Keep Your Eye on the epub Ball (But Do Play Nice)

On Peter Brantley‘s Reading 2.0 email list, former IDPF director Nick Bogaty offered a great argument for dialing down some of the pressure aimed at device makers for not yet fully supporting the .epub ebook standard. Nick has kindly given permission to have his comments reprinted here:

While companies like the one I work for have broadly implemented .epub support in its eBook products (in Adobe’s case in InDesign CS3 for making .epub and Digital Editions for consuming it), I think it is too early to question vendor support for the .epub format. The final piece of the .epub specification (which is really composed of three specs) was only approved in September 2007 and it takes time for big companies to digest the implications of .epub on their businesses, integrate it into their products etc.

When we were making the .epub format when I was at the IDPF, we envisioned that eBook hardware and software would handle .epub in one of two ways. The first way is to simply render (in the case of eBooks that means "read") .epub files natively. Personally this is what I think makes most sense and it is what Adobe thinks makes most sense. You get an .epub file, open it in a piece of software or on an ebook reading device, and you’re reading an .epub book. This scenario uses .epub as a consumer format.

The second way is for software or a device to take an .epub file and automatically convert it to a proprietary format. A publisher creates an .epub file, sends it to a vendor or through a channel that they want to sell, and that vendor or channel builds some sort of automatic conversion of the .epub to a proprietary format. There are many reasons for doing this, and all reasons generally have to do with companies thinking the .epub format doesn’t meet the requirements of their hardware or software. This scenario uses .epub as a distribution format.

Either way, the advantage for publishers is very clear. Until now publishers had to convert to X numbers of formats if they wanted to take advantage of X numbers of channels. This significantly raised costs for publishers and forced publishers to make a strategic decision on what parts of their inventory they wanted to convert to an eBook in order to recoup their investment in conversion. And this had depressing consequences for consumers. Imagine going into a Barnes & Noble store with only 10,000 titles available.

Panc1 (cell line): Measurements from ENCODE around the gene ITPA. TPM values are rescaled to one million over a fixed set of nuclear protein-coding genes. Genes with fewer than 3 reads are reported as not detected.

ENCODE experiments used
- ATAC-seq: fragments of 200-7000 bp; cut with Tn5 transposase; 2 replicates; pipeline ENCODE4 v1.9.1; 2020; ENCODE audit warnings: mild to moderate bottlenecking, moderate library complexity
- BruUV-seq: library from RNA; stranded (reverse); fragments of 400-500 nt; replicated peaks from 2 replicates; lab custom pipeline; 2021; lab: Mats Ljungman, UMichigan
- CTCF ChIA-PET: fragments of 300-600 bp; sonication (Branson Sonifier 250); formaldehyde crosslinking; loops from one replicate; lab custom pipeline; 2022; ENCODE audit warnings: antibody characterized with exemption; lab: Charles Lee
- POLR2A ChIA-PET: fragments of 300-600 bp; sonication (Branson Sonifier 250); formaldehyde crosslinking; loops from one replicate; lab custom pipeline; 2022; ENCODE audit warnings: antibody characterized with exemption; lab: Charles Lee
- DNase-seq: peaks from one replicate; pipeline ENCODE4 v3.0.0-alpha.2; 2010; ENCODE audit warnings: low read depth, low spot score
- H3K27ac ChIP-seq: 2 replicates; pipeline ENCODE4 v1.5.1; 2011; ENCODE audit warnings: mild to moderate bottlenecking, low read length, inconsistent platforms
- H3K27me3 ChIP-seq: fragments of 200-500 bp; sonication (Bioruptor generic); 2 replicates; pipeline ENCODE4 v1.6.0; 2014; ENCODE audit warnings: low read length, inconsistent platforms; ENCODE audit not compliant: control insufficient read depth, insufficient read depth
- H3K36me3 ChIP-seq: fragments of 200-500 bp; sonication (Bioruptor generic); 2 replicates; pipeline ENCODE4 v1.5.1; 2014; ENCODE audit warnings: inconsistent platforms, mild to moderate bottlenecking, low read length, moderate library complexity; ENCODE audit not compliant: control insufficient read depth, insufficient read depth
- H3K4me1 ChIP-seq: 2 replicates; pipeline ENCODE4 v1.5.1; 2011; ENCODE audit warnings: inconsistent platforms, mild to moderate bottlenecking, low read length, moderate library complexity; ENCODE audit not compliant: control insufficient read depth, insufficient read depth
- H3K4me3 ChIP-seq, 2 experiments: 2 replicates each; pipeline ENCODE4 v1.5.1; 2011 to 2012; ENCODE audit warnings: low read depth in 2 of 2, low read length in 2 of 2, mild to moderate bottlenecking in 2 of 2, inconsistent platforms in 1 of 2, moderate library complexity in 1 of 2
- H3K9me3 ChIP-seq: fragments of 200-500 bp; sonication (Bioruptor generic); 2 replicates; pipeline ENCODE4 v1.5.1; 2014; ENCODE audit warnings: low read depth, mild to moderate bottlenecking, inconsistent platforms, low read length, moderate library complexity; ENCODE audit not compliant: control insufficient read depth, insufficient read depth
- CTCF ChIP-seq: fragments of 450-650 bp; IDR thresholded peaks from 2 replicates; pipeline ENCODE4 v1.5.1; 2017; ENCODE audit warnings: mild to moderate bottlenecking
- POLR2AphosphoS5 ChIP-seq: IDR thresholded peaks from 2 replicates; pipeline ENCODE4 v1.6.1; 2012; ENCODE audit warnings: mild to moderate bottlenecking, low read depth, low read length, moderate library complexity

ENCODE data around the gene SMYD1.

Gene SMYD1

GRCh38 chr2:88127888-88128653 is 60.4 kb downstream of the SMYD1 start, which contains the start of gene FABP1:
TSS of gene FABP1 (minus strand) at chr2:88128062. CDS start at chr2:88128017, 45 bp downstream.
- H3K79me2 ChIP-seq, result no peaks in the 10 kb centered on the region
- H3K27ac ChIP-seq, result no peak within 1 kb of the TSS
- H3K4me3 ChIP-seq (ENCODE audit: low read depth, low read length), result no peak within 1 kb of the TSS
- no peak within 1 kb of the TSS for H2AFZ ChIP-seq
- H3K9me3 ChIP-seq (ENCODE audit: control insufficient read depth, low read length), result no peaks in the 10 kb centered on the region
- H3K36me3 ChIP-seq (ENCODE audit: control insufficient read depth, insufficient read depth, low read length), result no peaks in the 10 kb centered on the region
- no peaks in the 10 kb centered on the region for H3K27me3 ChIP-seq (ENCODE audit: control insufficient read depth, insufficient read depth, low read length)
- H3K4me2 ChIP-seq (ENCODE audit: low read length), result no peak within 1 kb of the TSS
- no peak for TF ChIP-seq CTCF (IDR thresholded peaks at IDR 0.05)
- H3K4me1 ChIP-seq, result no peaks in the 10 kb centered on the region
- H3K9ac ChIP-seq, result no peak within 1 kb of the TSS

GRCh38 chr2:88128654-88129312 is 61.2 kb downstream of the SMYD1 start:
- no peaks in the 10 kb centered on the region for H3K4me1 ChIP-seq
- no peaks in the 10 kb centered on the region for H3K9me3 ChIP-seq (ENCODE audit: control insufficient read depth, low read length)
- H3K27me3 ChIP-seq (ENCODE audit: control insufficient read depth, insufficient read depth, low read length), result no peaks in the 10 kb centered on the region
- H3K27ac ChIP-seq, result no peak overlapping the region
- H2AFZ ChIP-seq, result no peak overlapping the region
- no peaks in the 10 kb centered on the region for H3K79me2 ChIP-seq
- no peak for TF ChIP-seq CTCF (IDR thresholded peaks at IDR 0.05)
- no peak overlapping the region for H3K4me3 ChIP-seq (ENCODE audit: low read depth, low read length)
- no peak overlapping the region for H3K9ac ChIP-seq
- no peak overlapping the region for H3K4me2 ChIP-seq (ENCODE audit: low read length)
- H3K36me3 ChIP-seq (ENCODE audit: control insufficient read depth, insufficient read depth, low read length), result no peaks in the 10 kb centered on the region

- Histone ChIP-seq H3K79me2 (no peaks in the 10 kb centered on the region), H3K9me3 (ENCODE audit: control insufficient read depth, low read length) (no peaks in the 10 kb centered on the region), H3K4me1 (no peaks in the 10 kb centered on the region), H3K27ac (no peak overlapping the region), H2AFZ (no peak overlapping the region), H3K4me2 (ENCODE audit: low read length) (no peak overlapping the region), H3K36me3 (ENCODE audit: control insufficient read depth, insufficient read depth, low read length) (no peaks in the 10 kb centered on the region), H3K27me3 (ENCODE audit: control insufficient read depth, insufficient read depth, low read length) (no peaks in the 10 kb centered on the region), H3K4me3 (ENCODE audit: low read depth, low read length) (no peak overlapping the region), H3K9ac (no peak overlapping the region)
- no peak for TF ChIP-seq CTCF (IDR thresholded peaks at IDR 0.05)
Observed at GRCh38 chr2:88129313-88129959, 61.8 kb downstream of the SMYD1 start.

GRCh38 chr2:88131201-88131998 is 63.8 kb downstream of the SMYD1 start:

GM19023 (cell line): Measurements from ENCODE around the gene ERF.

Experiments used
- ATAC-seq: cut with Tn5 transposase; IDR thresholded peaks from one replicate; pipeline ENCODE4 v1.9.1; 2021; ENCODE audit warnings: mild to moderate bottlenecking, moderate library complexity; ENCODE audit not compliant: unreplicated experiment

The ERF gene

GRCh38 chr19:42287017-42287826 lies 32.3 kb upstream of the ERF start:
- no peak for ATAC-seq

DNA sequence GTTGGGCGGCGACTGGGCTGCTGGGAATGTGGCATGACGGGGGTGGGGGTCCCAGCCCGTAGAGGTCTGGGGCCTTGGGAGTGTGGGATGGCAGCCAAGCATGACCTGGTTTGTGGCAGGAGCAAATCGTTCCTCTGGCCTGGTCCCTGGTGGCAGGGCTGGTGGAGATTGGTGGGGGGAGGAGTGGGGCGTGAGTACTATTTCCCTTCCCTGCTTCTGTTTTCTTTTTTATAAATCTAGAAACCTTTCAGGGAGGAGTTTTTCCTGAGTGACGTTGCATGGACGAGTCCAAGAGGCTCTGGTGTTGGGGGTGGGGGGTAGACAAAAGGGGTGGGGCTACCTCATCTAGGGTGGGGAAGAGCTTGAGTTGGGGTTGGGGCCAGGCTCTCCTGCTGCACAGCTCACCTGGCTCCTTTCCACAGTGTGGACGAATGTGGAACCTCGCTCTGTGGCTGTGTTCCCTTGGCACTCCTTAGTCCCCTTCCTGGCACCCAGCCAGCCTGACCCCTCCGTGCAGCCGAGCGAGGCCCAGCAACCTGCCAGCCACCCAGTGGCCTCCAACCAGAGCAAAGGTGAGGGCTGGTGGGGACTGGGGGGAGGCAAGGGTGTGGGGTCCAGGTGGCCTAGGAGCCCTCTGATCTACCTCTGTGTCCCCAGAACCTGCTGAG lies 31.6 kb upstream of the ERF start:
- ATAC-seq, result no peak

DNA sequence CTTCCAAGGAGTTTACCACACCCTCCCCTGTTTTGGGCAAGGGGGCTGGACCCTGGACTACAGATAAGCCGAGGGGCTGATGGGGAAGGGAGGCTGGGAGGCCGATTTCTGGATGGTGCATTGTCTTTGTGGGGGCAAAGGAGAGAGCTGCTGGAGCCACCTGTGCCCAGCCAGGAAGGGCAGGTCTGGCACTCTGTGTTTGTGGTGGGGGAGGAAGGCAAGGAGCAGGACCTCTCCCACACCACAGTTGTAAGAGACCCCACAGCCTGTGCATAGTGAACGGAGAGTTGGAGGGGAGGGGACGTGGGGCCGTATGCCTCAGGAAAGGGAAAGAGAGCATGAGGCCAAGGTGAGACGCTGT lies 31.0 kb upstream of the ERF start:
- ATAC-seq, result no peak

What .epub really gives publishers is leverage. They can say to their vendors and channels, "ok, I’m now only giving you .epub and you better either provide software that reads .epub or provides an automatic conversion from .epub to Y format." This tremendously lowers costs and aggravation for publishers and, I strongly suspect, will increase inventory through the channels quite dramatically. The decision to create an eBook is just so much easier to make. And, if a hot eBook startup (or existing non-compliant eBook device/software) comes along to a publisher and says, "I’ve got this great device or software, give me your books in my format," a publisher can say, "you get .epub if you want my books." I strongly suspect that in the coming months, this above scenario of ".epub only" will start to happen more and more as publishers begin to produce .epub and understand its tremendous benefits to their digital businesses. And, publishers can use this leverage to get their software and ebook device partners to implement .epub a little faster.

While people don’t seem quite in the mood these days to do so, I’d give Amazon (and others) the benefit of the doubt and a little time on .epub. The format is clearly in everyone’s best interest.

[Links and emphasis added]

Nick’s comments are reasoned and rational (not unexpected from someone who’s spent time on both the standards side and the vendor side). And while publishers need to be realistic in their expectations for adoption of such a new standard (here at O’Reilly we’re still working ourselves to efficiently retrofit content for .epub), publishers still need to keep the .epub goal in sight, and make sure that our actions continue progress toward that endpoint. As Nick suggests, saying "ok, I’m now only giving you .epub and you better either provide software that reads .epub or provides an automatic conversion from .epub to Y format" is the right way to go, for publishers and consumers.

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